quería – I/he/you (pol.) wanted (imperfect)

queríamos – we wanted (imperfect)

he/hemos querido – I/we have wanted (perfect)

querré – I will want (future)

Some related words and phrases you may come across include: the use of te quiero to mean ‘I love you’ or ‘I desire you’; querido/a mío/mía means my dear (m/f); querido or querida mean ‘dear’ and are used at the start of a letter: ‘Dear…’

¿Qué quiere decir esto? is a useful phrase what does this mean? (what does this ‘want to say’?) along with ¿Qué quiere usted decir? which means ‘What do you mean?’

To prefer is preferir, another irregular, but otherwise straightforward verb:

I/you/he: prefiero, prefieres, prefiere

we/you/they: preferimos, preferís, prefieren

‘It doesn’t matter’ is es igual, and ‘All the same to me’ is me da igual.


The verb ‘to like’, or more accurately ‘to be pleasing too’, is gustar. It works like a reflexive verb, in that it uses a n (indirect) object pronoun me, te , le, nos, os or les depending on who is ‘being pleased’. The full phrase would translate directly along the lines of: to me, is pleasing the subject – a mí me gusta ... . But the first part is only really used for emphasis, e.g. ‘I personally like …’ .

Most of the time you would simply say me gusta, te gusta, etc, noting that the form of the verb gustar doesn’t change unless it refers to multiple items (at least in the present tense – see later). This is because gusta is the 3rd person singular (it pleases), and its equivalent 3rd person plural is gustan (they please).

This is all best understood using a few examples below for I, you, he/she/you pol., we, you and they/you pl. pol.

(a mí ) me gusta el café I like coffee.

Me gustan los deportes acuáticos – ‘I like watersports’

(a ti ) ¿te gustan las uvas? – do you like the grapes?

¿a él le gusta el apartamiento? – does he like the apartment? [note le gusta is also used with the polite (usted) ‘you’) so without a él could mean do you (polite) like the apartment? ]

a Simon le gusta el deporte. – Simon likes sport.

(a nosotros) nos gusta mucho nuestro trabajoWe like our work very much.

¿os gusta la clima, no?you (pl.) like the climate, yes?

les gustan las vacaciones. – they like the holidays.

It’s also important to be able to say what you don’t like. This is straightforward, using the phrase no me gusta or no me gustan, of course changing the object pronoun to te, le, etc as appropriate.

When referring to an unspecified ‘it’, lo, la or los go before the verb if you know the gender, or just lo/los if gender isn’t either specified or relevant. So, for ‘I like it’ you’d say lo/la me gusta, and ‘I like them’ would be los/las me gustan. For an activity you (don’t) like, this is (no) lo me gusta, e.g. if asked ‘Do you like to travel?’, the response ‘Yes, I do.’ would be Sí, lo me gusta.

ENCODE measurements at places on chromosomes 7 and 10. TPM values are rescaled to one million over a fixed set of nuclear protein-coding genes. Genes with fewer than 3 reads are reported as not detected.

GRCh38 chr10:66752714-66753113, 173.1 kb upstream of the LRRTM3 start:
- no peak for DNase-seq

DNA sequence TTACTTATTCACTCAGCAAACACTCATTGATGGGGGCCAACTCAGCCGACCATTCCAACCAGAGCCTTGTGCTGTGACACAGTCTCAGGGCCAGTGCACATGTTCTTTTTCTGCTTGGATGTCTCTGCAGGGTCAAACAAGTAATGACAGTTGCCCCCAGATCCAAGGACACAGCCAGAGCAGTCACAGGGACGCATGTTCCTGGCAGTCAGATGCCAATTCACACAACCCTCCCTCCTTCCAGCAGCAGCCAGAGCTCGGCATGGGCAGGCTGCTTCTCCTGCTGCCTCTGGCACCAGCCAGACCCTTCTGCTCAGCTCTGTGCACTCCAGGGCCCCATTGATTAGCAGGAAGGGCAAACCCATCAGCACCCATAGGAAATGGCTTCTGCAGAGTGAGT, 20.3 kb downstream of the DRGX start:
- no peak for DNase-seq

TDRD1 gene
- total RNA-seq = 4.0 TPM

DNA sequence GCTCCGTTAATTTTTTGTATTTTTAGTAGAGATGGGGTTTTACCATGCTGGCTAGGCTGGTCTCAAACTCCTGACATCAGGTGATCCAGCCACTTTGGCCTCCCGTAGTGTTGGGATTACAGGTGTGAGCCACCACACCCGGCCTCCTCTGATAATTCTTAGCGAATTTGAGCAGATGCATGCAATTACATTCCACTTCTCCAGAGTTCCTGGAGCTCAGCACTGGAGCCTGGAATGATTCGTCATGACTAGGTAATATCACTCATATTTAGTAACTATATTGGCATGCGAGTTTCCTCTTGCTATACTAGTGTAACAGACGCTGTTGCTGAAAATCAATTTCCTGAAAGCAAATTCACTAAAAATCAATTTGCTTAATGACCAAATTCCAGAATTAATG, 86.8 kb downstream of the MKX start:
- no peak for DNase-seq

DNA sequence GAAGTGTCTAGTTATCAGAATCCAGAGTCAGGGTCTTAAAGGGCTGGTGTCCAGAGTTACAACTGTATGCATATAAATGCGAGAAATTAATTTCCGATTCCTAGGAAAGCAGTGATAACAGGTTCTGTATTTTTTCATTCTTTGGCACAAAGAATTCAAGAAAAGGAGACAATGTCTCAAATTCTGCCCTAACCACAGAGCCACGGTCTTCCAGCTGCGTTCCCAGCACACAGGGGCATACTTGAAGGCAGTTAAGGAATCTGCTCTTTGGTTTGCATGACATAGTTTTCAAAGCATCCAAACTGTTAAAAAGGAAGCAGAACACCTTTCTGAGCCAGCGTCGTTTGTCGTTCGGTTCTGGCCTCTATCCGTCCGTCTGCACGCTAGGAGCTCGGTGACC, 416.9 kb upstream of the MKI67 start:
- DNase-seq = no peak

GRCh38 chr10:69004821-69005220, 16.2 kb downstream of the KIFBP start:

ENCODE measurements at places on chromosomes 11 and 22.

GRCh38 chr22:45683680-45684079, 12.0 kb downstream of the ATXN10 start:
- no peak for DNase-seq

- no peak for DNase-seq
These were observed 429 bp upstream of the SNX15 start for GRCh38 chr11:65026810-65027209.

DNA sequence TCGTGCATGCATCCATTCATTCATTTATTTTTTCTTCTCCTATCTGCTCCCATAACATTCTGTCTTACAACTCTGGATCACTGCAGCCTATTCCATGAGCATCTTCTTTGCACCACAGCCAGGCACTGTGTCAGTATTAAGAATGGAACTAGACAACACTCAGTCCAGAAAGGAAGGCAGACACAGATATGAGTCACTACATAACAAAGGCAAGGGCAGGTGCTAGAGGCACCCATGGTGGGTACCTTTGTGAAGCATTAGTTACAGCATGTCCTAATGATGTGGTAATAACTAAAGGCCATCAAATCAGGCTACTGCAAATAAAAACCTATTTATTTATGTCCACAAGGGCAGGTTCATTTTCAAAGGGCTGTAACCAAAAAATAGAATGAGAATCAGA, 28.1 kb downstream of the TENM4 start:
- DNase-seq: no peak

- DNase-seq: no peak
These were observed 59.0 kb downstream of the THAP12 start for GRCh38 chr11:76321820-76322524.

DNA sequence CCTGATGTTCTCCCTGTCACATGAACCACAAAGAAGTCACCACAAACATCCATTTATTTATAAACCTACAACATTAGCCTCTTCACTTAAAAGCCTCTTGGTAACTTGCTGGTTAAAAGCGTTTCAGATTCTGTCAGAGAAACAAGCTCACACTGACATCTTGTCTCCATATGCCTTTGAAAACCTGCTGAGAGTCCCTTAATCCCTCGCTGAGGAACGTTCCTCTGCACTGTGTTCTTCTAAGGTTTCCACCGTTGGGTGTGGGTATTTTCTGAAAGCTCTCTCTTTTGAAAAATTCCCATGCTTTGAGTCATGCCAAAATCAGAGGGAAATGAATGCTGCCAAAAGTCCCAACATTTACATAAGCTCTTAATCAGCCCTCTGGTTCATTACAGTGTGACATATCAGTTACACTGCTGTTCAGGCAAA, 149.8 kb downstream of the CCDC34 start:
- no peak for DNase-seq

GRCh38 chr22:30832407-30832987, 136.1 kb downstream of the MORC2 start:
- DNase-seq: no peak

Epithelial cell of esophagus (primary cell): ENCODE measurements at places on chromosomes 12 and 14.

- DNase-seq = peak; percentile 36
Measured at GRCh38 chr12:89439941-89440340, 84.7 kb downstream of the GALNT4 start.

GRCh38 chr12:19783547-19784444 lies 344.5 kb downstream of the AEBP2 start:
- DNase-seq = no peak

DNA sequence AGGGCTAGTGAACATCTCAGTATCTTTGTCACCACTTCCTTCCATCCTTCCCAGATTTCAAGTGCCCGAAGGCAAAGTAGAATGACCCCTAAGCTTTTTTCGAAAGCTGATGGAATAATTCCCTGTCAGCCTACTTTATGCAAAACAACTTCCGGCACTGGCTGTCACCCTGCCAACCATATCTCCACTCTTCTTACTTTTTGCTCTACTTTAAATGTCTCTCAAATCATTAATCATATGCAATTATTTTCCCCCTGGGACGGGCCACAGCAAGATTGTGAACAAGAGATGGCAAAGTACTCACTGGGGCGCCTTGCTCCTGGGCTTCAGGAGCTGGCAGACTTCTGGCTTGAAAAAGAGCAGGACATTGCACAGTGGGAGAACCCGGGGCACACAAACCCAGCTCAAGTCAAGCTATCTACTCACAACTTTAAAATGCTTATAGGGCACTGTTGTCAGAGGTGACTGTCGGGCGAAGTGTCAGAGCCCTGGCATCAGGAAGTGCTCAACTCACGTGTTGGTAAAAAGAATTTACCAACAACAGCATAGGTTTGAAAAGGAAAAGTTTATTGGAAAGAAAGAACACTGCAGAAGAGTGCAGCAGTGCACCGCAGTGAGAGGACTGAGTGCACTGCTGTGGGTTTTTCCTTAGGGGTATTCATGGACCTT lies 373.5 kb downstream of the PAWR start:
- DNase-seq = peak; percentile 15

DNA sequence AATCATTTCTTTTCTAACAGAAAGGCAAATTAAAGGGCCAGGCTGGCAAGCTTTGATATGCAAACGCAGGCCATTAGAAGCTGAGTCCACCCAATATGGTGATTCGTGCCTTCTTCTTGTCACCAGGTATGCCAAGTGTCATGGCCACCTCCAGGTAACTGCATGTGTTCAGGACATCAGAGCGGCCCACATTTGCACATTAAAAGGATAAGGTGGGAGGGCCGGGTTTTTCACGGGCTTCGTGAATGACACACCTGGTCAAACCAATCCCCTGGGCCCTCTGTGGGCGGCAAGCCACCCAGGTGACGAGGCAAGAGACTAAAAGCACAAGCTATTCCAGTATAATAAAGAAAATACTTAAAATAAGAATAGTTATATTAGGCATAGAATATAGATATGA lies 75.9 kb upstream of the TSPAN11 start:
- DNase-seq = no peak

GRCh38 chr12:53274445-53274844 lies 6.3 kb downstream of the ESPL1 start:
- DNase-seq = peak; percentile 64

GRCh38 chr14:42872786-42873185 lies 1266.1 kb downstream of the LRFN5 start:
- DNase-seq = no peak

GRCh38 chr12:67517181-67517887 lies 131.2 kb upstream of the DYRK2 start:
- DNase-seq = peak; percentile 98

In the past, to express that you did or didn’t like something, you’d generally use either (no) me gustó or (no) me gustaron for singular / plural. This is the preterite, indicating that on an occasion you liked or didn’t like it.

If the thing you’re referring to continued for an extended period you’d use (no) me gustaba or (no) me gustaban – the imperfect tense. Again, you’d change the object pronoun appropriately.

The phrase tener gusto en + infinitive. is to be glad to (do,) or to take pleasure in (doing) something.


When you ‘love’ (really like) something , e.g. ice cream, the verb works very much the same as to like, i.e. its a reflexive verb – encantarse. Some examples are shown below to illustrate.

me encanta su casa I love your house (polite).

Me encantan los deportes acuáticos – ‘I love watersports’

le encanta el futbol – He loves football

nos encanta nuestro trabajoWe love our work – note it’s similar in meaning to ‘like very much’.

les encantan las vacaciones. – they love (the) holidays – either holidays in general or ‘the holidays’

Amar (to love) and adorar (to adore) are probably the more relevant to ‘romantic’ affection or love amongst family members. These are regular verbs, with the present tenses respectively shown below:

I/you/he: amo, amas, ama in the singular

we/you/they: amamos, amáis, aman (plural)

I/you/he: adoro, adoras, adora in the singular

we/you/they: adoramos, adoráis, adoran (plural)

Adorable means ‘adorable’, but amable translates as ‘kind, amiable, or nice’ and kindness is la amabilidad.

‘To fall in love’ is enamorarse and ‘to be in love with’ … is estar enamorado / enamorada de … , while ‘to make love’ is hacer el amor.

Signing off a letter ‘with love’ is Un abrazo.